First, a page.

How Precision Engineers Created the Modern World
Publication Date: May 8, 2018
An ingenious argument that the dazzling advances that produced the scientific revolution, the industrial revolution, and the revolutions that followed owe their success to a single engineering element: precision. Early on in this entertaining narrative, bestselling journalist and historian Winchester (Pacific: Silicon Chips and Surfboards, Coral Reefs and Atom Bombs, Brutal Dictators and Fading Empires, 2015), whose father "was for all of his working life a precision engineer," points out that James Watt (1736-1819) invented a vastly improved steam engine, but John Wilkinson (1728-1808) made it work. Watt's pistons generated enormous energy but moved inside handmade sheet metal cylinders that leaked profusely under the pressure. After years of frustration, he was rescued by Wilkinson, who had invented a machine that bored a precise hole through a solid block of iron. It had already revolutionized cannon manufacture, and it did the same for Watt's steam engine. Human precision made the Rolls-Royce, which earned the reputation "for precision products made beyond consideration of price," expensive, but engineering precision made the Model T cheap. An assembly line must stop if one mass-produced part doesn't fit perfectly into the next, so Henry Ford spared no expense to ensure that it did. Winchester tells the story of a series of increasingly impressive inventions, usually introduced by a journalistic "hook" to engage readers—e.g., an account of an explosion aboard the world's largest commercial airliner in 2010 precedes his history of the jet engine. In the final chapter, the author does not deny that something vital is lost when human craftsmanship bows before technical perfection, but it's clear where his heart lies. He sought some answers in Japan, which displays "an aesthetic sensibility wherein asymmetry and roughness and impermanence are accorded every bit as much weight as are the exact, the immaculate, and the precise." Less a work of scholarship than an enthusiastic popular-science tour of technological marvels, and readers will love the ride.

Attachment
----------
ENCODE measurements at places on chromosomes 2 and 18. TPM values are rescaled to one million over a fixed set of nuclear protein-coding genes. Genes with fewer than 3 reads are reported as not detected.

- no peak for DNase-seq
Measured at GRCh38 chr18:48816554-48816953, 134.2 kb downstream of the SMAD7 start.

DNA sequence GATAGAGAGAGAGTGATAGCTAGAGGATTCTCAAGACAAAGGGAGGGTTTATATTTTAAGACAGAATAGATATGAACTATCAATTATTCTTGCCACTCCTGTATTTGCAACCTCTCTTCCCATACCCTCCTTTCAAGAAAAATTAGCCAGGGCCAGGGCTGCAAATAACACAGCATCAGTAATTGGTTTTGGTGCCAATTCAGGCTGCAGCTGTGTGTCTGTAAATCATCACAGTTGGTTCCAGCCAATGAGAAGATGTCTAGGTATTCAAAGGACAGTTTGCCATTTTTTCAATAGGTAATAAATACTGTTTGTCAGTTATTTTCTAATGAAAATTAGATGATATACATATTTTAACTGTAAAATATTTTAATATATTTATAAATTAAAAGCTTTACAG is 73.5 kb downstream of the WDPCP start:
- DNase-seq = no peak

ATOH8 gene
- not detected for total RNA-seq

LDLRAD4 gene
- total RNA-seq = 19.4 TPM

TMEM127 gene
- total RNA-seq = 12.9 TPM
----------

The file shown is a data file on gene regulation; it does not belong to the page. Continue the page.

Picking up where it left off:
As much as we value our contemporary high-tech conveniences, from cell phones to fuel-injected cars, few have ever considered a vitally important feature that keeps them all running smoothly, precision engineering. With his customary flair for transforming arcane subjects into engaging prose, Winchester (Pacific, 2015) recounts the achievements of several little-known inventors who revolutionized global industry and effectively made all of our modern gadgets possible with their finely crafted machinery. Although Winchester begins by giving due credit to the clockmakers who kept the British railways on schedule,in his view the first pioneer of precision-tooled instruments was eighteenth-century English industrialist John “Iron-Mad“ Winchester, who constructed the painstakingly accurate boring machines that produced cast-iron cylinders for steam engines. Other innovators profiled include Joseph Bramah (the hydraulic press), Jesse Ramsden (refracting telescopes), and Joseph Whitworth (precision machine tools). While Winchester underscores the importance these men’s contributions have ultimately made to today’s world of endlessly reproducible goods, he also contemplates whether in all this sameness and precision there isn’t still room for less accurate but no less valuable craftsmanship. Another gem from one of the world’s justly celebrated historians specializing in unusual and always fascinating subjects and people.
HIGH-DEMAND BACKSTORY: Another reader-pleaser from perennially best-selling Winchester.
— Carl Hays